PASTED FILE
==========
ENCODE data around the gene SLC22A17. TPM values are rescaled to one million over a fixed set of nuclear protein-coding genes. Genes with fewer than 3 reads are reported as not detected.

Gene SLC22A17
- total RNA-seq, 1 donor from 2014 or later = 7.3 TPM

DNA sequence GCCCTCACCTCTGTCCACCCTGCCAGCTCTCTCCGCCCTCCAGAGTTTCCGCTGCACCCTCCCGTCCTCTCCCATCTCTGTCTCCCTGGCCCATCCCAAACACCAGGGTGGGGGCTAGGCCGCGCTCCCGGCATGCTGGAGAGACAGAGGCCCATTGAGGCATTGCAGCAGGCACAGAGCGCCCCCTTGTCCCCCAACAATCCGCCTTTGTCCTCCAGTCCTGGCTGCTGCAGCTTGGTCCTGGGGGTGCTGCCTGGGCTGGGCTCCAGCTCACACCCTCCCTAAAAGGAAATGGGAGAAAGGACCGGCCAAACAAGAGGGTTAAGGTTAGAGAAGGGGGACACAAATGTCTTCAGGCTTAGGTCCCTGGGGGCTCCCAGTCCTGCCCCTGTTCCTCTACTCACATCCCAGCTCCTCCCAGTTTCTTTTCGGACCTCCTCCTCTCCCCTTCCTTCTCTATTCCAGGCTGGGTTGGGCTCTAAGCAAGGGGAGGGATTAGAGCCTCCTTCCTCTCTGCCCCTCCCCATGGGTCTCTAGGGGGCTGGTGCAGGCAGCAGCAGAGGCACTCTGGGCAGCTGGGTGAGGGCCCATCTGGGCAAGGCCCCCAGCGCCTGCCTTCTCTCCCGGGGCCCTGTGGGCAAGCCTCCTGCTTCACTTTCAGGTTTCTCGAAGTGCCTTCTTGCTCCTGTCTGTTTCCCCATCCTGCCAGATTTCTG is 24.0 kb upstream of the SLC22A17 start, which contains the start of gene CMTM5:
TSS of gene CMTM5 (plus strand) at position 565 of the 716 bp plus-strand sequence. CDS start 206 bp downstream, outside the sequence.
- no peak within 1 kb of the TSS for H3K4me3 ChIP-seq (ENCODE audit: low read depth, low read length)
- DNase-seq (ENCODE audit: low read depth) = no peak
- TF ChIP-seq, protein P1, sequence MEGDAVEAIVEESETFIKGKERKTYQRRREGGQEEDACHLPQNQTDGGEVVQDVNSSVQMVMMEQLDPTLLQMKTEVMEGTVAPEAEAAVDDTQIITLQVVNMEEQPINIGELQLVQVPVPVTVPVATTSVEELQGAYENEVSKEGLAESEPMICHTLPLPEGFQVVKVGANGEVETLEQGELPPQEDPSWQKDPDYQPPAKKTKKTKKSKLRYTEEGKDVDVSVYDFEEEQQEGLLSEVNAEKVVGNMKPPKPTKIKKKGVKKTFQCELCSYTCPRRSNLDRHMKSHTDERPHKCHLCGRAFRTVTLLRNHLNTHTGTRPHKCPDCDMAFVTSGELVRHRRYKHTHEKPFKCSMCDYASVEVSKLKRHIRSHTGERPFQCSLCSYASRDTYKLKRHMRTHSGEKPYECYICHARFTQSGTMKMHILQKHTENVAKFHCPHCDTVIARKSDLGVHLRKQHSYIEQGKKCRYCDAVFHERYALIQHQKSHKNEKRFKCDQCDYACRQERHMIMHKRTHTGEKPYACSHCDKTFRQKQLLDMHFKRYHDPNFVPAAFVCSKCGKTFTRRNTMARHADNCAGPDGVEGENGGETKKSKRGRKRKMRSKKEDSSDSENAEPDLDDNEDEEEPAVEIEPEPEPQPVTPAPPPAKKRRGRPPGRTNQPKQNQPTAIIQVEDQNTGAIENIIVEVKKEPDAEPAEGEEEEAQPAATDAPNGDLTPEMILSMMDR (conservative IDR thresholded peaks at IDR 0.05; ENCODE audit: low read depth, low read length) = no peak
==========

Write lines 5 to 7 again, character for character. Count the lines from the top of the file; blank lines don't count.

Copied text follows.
TSS of gene CMTM5 (plus strand) at position 565 of the 716 bp plus-strand sequence. CDS start 206 bp downstream, outside the sequence.
- no peak within 1 kb of the TSS for H3K4me3 ChIP-seq (ENCODE audit: low read depth, low read length)
- DNase-seq (ENCODE audit: low read depth) = no peak